An aqueous liquid composition comprising the wetting composition can be a reduced surface tension resin composition or an agricultural composition.

Aqueous liquid compositions comprising the wetting composition can be aerosol or spray compositions, which is formulated to provide a mist of liquid droplets in a gas such as air. Upon reducing the surface tension of the aqueous liquid by addition of the wetting composition of the invention, the aqueous liquid with the wetting composition can be dispensed or ejected from a suitable liquid reservoir as an aerosol or spray of smaller droplet size compared to the same aqueous liquid in the absence of the wetting composition. An aerosol or spray with reduced droplet size would provide better coverage for the same volume of applied liquid, thereby providing a more efficient spray. The aerosol can be formulated for use in the paint industry, for example spray paints. Alternatively, the aerosol can be for use as a cosmetic, such as a deodoriser or a hairspray. In some embodiments, the aerosol is an agricultural spray such as an insecticide. The aerosol could also be for use as a cleaning agent. In another aspect of the present invention there is provided a method of reducing the droplet size of an aerosol spray dispensed from an aerosol spray device associated with a liquid reservoir comprising adding the wetting composition of the invention to the liquid reservoir associated with the aerosol spray device, and spraying the liquid from the device.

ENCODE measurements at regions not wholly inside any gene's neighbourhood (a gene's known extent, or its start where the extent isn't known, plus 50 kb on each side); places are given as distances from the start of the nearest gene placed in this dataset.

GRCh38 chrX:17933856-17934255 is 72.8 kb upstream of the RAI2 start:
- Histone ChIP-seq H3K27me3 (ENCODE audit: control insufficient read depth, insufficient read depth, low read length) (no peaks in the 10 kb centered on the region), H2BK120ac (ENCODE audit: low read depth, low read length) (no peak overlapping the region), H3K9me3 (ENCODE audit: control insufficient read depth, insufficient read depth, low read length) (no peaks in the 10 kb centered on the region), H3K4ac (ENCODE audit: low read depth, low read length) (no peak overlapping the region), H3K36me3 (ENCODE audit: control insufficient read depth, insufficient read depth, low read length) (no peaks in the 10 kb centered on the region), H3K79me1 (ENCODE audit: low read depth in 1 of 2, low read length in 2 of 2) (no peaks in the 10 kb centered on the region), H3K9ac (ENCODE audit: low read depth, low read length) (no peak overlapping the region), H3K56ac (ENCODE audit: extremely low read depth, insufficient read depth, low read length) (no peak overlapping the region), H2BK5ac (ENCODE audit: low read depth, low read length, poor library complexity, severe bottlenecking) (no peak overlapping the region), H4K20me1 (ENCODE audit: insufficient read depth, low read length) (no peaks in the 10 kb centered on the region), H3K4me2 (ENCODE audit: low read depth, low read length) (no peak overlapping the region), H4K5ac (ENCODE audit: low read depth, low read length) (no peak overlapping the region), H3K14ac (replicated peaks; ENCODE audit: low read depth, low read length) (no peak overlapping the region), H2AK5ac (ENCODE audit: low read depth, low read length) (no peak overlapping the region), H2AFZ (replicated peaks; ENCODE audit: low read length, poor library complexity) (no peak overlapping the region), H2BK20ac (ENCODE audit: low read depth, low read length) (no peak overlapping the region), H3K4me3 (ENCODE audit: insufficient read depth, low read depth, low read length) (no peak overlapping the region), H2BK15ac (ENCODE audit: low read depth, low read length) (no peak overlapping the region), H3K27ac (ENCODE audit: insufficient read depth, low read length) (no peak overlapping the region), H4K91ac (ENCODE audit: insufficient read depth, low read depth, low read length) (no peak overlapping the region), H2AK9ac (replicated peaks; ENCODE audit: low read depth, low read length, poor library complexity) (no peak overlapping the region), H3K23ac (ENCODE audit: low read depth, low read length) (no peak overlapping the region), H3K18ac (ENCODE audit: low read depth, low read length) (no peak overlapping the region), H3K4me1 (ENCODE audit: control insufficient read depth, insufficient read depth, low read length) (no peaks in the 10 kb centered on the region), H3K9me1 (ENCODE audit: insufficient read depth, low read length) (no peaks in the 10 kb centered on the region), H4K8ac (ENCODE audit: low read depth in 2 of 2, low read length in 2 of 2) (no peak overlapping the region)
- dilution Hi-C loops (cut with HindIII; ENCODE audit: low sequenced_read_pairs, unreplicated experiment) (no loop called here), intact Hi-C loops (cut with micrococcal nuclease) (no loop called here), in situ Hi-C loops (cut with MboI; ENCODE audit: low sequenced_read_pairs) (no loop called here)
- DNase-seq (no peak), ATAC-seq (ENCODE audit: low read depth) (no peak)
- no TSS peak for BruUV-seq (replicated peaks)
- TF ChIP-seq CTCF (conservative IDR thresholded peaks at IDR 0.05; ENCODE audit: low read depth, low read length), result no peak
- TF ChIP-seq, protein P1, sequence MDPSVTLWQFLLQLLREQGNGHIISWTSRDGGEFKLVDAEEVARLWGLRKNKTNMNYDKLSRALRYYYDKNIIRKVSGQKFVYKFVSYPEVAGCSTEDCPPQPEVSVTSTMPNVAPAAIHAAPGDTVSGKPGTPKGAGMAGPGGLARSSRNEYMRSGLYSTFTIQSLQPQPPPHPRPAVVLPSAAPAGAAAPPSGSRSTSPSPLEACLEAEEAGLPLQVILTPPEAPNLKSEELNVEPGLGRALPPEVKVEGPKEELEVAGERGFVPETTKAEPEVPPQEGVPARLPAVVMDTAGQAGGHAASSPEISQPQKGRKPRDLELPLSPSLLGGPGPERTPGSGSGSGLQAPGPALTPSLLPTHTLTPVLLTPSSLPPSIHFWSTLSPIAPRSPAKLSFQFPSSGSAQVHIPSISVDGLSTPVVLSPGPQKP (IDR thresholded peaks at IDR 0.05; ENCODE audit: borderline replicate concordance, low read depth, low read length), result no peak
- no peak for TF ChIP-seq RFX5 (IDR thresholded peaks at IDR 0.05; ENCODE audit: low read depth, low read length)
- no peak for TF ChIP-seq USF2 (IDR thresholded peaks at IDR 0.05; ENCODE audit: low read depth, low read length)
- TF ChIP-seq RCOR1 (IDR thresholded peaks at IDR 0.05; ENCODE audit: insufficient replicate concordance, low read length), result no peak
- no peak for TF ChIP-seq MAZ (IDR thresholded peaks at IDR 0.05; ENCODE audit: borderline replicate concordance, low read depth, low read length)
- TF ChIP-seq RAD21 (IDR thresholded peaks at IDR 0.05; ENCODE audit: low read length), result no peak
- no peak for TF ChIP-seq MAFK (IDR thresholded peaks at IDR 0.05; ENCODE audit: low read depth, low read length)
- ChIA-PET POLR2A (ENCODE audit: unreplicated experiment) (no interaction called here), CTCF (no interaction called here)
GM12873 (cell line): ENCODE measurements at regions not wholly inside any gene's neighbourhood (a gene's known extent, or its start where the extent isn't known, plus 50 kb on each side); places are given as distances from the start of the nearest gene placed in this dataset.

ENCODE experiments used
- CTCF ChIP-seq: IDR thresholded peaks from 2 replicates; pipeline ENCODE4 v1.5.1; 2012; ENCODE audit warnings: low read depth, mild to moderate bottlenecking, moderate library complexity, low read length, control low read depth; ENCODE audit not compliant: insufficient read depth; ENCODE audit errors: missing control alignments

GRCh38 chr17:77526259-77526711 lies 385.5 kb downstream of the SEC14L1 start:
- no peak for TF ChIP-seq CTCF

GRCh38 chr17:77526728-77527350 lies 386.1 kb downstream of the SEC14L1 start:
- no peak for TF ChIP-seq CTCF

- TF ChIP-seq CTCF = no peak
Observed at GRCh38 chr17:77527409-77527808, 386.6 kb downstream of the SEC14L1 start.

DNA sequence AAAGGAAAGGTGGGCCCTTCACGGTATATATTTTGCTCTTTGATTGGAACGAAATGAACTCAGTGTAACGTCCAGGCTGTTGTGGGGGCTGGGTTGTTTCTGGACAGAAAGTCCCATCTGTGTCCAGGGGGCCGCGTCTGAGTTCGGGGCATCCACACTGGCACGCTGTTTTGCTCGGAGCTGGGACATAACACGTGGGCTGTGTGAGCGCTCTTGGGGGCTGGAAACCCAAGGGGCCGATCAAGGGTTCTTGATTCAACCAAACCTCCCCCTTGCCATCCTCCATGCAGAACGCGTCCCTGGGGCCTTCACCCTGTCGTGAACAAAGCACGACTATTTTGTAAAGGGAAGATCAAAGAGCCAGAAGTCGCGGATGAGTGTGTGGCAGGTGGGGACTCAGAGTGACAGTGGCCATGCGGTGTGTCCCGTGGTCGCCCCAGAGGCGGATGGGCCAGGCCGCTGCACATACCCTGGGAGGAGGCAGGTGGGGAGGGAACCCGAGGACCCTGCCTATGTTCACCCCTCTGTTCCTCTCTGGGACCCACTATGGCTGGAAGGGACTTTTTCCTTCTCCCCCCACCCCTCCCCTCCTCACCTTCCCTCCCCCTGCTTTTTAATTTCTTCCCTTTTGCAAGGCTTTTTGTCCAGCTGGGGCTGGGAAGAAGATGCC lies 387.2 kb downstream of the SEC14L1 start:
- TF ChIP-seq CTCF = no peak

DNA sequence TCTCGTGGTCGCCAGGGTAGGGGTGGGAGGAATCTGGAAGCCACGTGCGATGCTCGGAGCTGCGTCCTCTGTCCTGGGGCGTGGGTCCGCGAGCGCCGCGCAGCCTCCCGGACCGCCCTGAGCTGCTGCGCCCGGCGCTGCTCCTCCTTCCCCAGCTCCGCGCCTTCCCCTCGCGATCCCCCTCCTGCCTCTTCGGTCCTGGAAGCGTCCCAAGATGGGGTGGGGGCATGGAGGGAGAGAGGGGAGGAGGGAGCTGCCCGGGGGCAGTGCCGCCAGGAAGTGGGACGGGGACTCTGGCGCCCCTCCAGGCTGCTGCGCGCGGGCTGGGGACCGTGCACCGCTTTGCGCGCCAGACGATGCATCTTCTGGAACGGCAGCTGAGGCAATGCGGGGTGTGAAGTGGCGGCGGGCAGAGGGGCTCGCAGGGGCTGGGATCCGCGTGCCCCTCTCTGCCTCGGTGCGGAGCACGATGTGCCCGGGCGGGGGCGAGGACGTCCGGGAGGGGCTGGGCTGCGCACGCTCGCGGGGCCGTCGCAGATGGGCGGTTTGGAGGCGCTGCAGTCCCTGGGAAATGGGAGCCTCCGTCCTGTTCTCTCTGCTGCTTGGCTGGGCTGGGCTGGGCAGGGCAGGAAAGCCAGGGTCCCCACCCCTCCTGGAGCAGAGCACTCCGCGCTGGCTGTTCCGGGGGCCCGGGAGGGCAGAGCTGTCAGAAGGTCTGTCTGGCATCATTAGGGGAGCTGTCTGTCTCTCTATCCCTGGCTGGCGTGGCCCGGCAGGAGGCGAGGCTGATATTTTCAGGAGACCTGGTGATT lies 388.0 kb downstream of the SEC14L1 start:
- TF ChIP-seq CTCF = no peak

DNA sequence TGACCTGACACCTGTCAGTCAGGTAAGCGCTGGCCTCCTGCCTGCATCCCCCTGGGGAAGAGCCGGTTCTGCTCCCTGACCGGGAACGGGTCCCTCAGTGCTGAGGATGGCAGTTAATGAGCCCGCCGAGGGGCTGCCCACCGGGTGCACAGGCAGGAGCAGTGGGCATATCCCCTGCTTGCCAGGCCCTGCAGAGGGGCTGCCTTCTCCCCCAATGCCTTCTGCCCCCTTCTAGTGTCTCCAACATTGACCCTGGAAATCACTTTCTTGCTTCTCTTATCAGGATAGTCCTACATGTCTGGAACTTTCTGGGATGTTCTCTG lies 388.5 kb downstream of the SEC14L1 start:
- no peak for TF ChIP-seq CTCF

The wetting composition of the invention can be added to the aqueous liquid by any means. In one embodiment, the wetting composition is added to the aqueous liquid drop wise. The addition of the wetting composition can be undertaken manually or it can be controlled by a computer, which programs a delivery system. Different aqueous liquids will require different amounts of the wetting composition in order to achieve the desired decrease in surface tension. In some embodiments, the wetting composition is added incrementally (noting that the C 10-04 alcohol and surfactant are still added together). Following the addition of each increment, the aqueous solution can be observed with respect to its surface tension and ability to wet a low energy hydrophobic surface. Once the desired wetting has been achieved, no further amount of the wetting composition need be added to the aqueous liquid. Alternatively, a known amount of the wetting composition can be added to the aqueous solution. The known amount can be determined based on prior experiments.